The great thing about the Crabchurch story, is that many of those who fought and died during the course of its twists and turns, will have descendants still living in the County and that is why I decided to list many of them at the back of the book. One sure way to engender interest in history, especially local history, is to personalise it and the following little story is a case in point.
Before the English Civil Wars (1642-1651) each English county was obliged to fund and maintain a force of fighting men called The Trained Bands. They were led more often than not by a local landowner who, if the men were lucky, had served in the continental wars and actually knew what he was doing. Many had not though and therefore the bands’ fighting quality was very often, an unknown quantity and most didn’t even want to leave their home county to fight. It was the nearest thing that England had to a standing army however as the country had not been at war for decades. But in 1640, that was about to change.
The Dorset Trained Bands marched north to fight the Scots, but the expedition was fraught with mutiny and dissent from the start. At Faringdon in Berkshire an officer named Lieutenant Mohun virtually severed his drummer’s hand with a sword after they quarreled.
This so incensed his soldiers that they chased him and two other officers, a Captain Lewknor and an Ensign, into the upstairs of an inn. The three men were forced to flee out of a window and onto the swinging inn sign outside, where they tried to defend themselves with their swords. Lewknor and the Ensign jumped down and escaped, but Mohun was eventually dislodged with stones and fell heavily to the ground. The soldiers then seized him and “smashed his brains out” before throwing him in an open sewer. This still did not quite finish him though and upon seeing him attempt to get up, they then dragged him out and hung him upon a pillory where he finally succumbed to his injuries. Two men were eventually hanged for their part in the murder. Other officers on the ill-fated journey included Troilus Turbeville and Bullen Reymes.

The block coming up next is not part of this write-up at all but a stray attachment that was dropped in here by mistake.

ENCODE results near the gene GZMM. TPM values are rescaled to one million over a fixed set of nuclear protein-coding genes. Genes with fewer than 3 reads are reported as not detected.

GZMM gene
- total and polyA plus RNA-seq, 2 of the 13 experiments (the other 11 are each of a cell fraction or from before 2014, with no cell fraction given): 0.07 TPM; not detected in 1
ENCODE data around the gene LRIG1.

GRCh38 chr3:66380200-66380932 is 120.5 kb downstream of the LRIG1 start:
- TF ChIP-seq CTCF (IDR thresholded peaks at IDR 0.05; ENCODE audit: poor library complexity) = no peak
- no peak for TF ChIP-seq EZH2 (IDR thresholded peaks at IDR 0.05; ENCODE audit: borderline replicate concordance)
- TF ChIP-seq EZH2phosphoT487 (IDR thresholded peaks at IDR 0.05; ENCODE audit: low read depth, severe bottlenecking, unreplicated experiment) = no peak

Of the known ‘trained bands units, few individual soldier’s names are known, however many of them would probably have joined their officers’ when they formed proper fighting units as the war began in earnest. One man that is known is Captain Gould’s clerk, John Daniell.
Another Company which was either a trained band or possibly a Dorset volunteer unit was commanded by a Captain Churchill. This could possibly be the Royalist William Churchill, who was Deputy Governor of Dorchester and was captured by Captain Francis Sydenham in December 1643.
*** = Christian name not known
The names of some of this unit are known:
Lieutenant William Paty, Ensign William Whiteway and Sergeant *** Bale
Common Soldiers: Thomas Poole, John Bragge, Joseph Culfe, John Lobb, Richard Scobile, Samuell Bushros(e), William Lasilburie, Benjamin Gould, William Cleark, William Polden, Richard White, Joseph Underwood, Lidrid Baylie, Philip Suds, Thomas Coulsons, John Strong, Ellis Eursitt.
Is your family name among these old soldiers ?